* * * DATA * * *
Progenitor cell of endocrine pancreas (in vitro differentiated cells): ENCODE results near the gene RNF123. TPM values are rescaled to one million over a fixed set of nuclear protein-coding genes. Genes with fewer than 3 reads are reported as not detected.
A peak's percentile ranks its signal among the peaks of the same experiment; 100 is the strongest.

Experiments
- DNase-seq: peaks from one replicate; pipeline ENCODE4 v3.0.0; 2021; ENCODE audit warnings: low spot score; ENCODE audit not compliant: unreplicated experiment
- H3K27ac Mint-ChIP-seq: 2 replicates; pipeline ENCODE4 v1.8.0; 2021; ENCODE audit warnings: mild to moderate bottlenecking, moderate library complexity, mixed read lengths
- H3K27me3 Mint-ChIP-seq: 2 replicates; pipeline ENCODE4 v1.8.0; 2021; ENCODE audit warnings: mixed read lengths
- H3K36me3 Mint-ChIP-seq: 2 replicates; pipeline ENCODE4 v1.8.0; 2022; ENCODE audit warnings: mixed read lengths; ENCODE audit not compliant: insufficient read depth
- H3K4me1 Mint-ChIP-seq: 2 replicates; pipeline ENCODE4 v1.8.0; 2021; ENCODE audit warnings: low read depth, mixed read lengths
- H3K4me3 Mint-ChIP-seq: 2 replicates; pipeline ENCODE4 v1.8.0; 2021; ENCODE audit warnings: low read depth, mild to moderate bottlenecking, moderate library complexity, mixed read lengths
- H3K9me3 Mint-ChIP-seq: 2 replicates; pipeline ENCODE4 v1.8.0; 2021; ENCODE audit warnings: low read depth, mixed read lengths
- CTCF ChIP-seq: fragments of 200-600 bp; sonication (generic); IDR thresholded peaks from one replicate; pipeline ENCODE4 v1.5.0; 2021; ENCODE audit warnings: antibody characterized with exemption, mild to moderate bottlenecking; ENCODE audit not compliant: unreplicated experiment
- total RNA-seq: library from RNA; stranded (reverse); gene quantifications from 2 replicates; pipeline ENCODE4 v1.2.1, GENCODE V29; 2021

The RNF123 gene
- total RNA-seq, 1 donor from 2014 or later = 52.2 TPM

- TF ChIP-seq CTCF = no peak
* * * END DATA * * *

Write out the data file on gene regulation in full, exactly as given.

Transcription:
Progenitor cell of endocrine pancreas (in vitro differentiated cells): ENCODE results near the gene RNF123. TPM values are rescaled to one million over a fixed set of nuclear protein-coding genes. Genes with fewer than 3 reads are reported as not detected.
A peak's percentile ranks its signal among the peaks of the same experiment; 100 is the strongest.

Experiments
- DNase-seq: peaks from one replicate; pipeline ENCODE4 v3.0.0; 2021; ENCODE audit warnings: low spot score; ENCODE audit not compliant: unreplicated experiment
- H3K27ac Mint-ChIP-seq: 2 replicates; pipeline ENCODE4 v1.8.0; 2021; ENCODE audit warnings: mild to moderate bottlenecking, moderate library complexity, mixed read lengths
- H3K27me3 Mint-ChIP-seq: 2 replicates; pipeline ENCODE4 v1.8.0; 2021; ENCODE audit warnings: mixed read lengths
- H3K36me3 Mint-ChIP-seq: 2 replicates; pipeline ENCODE4 v1.8.0; 2022; ENCODE audit warnings: mixed read lengths; ENCODE audit not compliant: insufficient read depth
- H3K4me1 Mint-ChIP-seq: 2 replicates; pipeline ENCODE4 v1.8.0; 2021; ENCODE audit warnings: low read depth, mixed read lengths
- H3K4me3 Mint-ChIP-seq: 2 replicates; pipeline ENCODE4 v1.8.0; 2021; ENCODE audit warnings: low read depth, mild to moderate bottlenecking, moderate library complexity, mixed read lengths
- H3K9me3 Mint-ChIP-seq: 2 replicates; pipeline ENCODE4 v1.8.0; 2021; ENCODE audit warnings: low read depth, mixed read lengths
- CTCF ChIP-seq: fragments of 200-600 bp; sonication (generic); IDR thresholded peaks from one replicate; pipeline ENCODE4 v1.5.0; 2021; ENCODE audit warnings: antibody characterized with exemption, mild to moderate bottlenecking; ENCODE audit not compliant: unreplicated experiment
- total RNA-seq: library from RNA; stranded (reverse); gene quantifications from 2 replicates; pipeline ENCODE4 v1.2.1, GENCODE V29; 2021

The RNF123 gene
- total RNA-seq, 1 donor from 2014 or later = 52.2 TPM

- TF ChIP-seq CTCF = no peak